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For Texas Textbooks, a Victory For Evolution 626

An anonymous reader writes "The Texas Board of Education has unanimously come down on the side of evolution. In an 8-0 vote, the board today approved scientifically accurate high school biology textbook supplements from established mainstream publishers — and did not approve the creationist-backed supplements from International Databases, LLC."
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For Texas Textbooks, a Victory For Evolution

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  • by Brett Buck ( 811747 ) on Sunday July 24, 2011 @05:01PM (#36864924)

    What happened is this - a bunch of slashdotters who appear to be obsessed with the notion that there are a lot of people who believe in creationist theories (even though they are a tiny minority) are now surprised that there is hardly anyone who thinks teaching creationism is a good idea.

  • by hedwards ( 940851 ) on Sunday July 24, 2011 @05:05PM (#36864954)

    They might be a minority, but there's still enough of them so as to pose a threat to education in the US. Or have you not noticed all the "Intelligent" Design proponents that have been having success watering down the science curriculum.

  • Scary (Score:5, Insightful)

    by ArchieBunker ( 132337 ) on Sunday July 24, 2011 @05:14PM (#36865012) Homepage

    The scary part is that this subject was even up for debate.

  • Re:Common sense (Score:4, Insightful)

    by vlm ( 69642 ) on Sunday July 24, 2011 @05:16PM (#36865032)

    US still need to work a lot. 51% [] of americans do not believe in evolution.

    A lot of work has been put into conversational doublespeak such that the same word "believe" is used for both:

    1) Irrational brainwashed notions to be assumed unthinkingly as fact; evidence is irrelevant because if in support, duh, if not in support, its just devil testing the viewer.

    2) Scientific bets made using this theory haven't been proven wrong yet, despite immense intellectual effort, so its unlikely to be proven completely wrong in the future.

    It's intentional that conversations are phrased that way... keeps the masses under control and unthinking.

    Personally I don't "believe" in evolution either, at least not in the first sense above. I think its about 1e100 times more likely that evolution is correct than any one of the ten thousand mutually incompatible known non-extinct religions is correct.

  • by Dexter Herbivore ( 1322345 ) on Sunday July 24, 2011 @05:23PM (#36865080) Journal
    Agreed, mod parent up. On topic, and pertinent. Not an effective sample of the general population but still likely to be indicative of attitudes held by a particular subset.
  • Re:Proof? (Score:3, Insightful)

    by cpu6502 ( 1960974 ) on Sunday July 24, 2011 @05:26PM (#36865118)

    This is the second time in two weeks I've had mod points. Apparently NOT visiting slashdot is how you get picked. (shrug)

    Back on topic:

    Why do people keep posting things like "even texans have to evolve"? Maybe I've spent too much time listening to College PC curricula, but that strikes me as being highly offensive. Imagine replacing "texans" with "women" or "blacks" or "retards" instead.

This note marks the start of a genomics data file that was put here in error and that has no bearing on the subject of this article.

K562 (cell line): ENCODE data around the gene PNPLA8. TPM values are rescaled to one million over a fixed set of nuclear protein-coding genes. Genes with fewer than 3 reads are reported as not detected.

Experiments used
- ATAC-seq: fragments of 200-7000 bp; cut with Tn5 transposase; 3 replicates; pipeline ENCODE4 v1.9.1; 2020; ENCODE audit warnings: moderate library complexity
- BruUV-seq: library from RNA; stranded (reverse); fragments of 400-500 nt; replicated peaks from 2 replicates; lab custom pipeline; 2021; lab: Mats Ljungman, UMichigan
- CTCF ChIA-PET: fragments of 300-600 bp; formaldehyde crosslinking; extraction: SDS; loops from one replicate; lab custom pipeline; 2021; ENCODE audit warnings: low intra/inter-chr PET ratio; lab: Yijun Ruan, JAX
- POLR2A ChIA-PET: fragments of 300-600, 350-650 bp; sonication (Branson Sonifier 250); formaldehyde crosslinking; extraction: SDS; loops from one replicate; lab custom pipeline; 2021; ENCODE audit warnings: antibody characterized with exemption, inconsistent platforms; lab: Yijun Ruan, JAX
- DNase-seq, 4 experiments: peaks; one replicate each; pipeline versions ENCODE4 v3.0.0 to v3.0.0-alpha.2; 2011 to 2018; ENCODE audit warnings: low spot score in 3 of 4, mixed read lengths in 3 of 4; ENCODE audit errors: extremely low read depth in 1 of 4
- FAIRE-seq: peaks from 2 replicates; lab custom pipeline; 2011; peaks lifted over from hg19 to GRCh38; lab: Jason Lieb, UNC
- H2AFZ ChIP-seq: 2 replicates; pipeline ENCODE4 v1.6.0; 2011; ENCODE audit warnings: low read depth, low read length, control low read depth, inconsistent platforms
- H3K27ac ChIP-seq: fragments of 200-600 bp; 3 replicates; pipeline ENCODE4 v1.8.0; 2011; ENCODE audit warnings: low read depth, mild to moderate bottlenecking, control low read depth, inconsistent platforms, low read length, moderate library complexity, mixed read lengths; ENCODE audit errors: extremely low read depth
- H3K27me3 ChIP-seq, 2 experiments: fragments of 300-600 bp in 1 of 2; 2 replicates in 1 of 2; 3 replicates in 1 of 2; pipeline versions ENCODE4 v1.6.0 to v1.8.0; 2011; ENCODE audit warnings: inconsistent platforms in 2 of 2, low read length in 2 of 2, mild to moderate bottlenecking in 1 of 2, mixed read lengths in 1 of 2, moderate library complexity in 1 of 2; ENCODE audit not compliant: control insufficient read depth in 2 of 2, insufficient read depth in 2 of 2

-1 for Anon. Coward

  • Re:You mean... (Score:3, Insightful)

    by maxwell demon ( 590494 ) on Sunday July 24, 2011 @06:11PM (#36865464) Journal

    One question I'd like to ask Darwin, if he were still alive, is this: If man evolved from apes, then why do we still have apes? Why didn't all species evolve like man supposedly did?

    They did evolve. They just didn't evolve into humans, but into chimpanzees and bonobos.

  • by wickerprints ( 1094741 ) on Sunday July 24, 2011 @06:13PM (#36865478)

    Most of it was depressing, I agree. A few (and I really do mean, a *few*) responses were encouraging--Miss California's for example.

    It's amusing how so many responses follow the same, superficial notion of "teach both sides! Knowledge is good! Let people make up their own minds!" That misses the whole point entirely. The question itself is poorly phrased. Evolution isn't something that requires belief, at least not in the sense of personal faith. It isn't something that you "should" or "should not" be taught. Evolution by natural selection MUST be taught, if you are to teach biology. To not do so would be like attempting to teach mathematics without discussing multiplication, or chemistry without talking about the periodic table, or American history without mentioning the American Revolution and the Declaration of Independence. Thus, to ask the question "should evolution be taught in schools" is no different than asking "should biology be taught in schools," or more broadly, "should SCIENCE be taught in schools." You can't separate the two.

    You can't really blame these contestants for being so hopelessly ignorant. They didn't get on that stage with their brainpower.

  • by 140Mandak262Jamuna ( 970587 ) on Sunday July 24, 2011 @06:15PM (#36865496) Journal
    Nah, the board just evolved. As the electorate gets more worried about the future of their kids who might not be able to compete in the global marketplace, the board members who adopted a more pro-science stance prospered. And those who have stuck to a 2000 year old mind-set got weeded out. Well, that is just the theory.
  • by derGoldstein ( 1494129 ) on Sunday July 24, 2011 @06:21PM (#36865554) Homepage
    The parent post is currently modded "funny", and while the post should definitely be modded up, "funny" is not what I'd associate with that video. It's sad, especially because it's so recent. And these vacant mannequins are held up as "role models"? This isn't just sad, it's genuinely harmful.
  • Re:Common sense (Score:3, Insightful)

    by Opportunist ( 166417 ) on Sunday July 24, 2011 @07:47PM (#36866140)

    Typical. US people don't believe in what doesn't happen to them.

    (I got karma to burn, mod away!)

  • by RoFLKOPTr ( 1294290 ) on Sunday July 24, 2011 @08:29PM (#36866502)

    but pretending that there must exist a single speciation event, rather than an accumulation of change

    Kind of on that note: One day a few years back I was walking along a trail in the jungles of Hawaii with my extremely-religious aunt. As she was admiring all the beautiful flora and fauna she said "This is proof that God must exist. How else could all this beauty just instantly appear out of nowhere?" I wanted to say something but didn't feel like debating with a religious psychopath who also happens to be a family member that I love and don't really want mad at me. But that right there showed me that they really don't understand what evolution means. Perhaps it's because they don't care to investigate and learn about it, or maybe the information is simply overwritten and blocked by their belief in an almighty creator. Who knows? The fact is it's hopeless to try and teach them actual science.

  • by Empiric ( 675968 ) on Sunday July 24, 2011 @08:58PM (#36866660)

    I have to say... I deeply enjoyed this.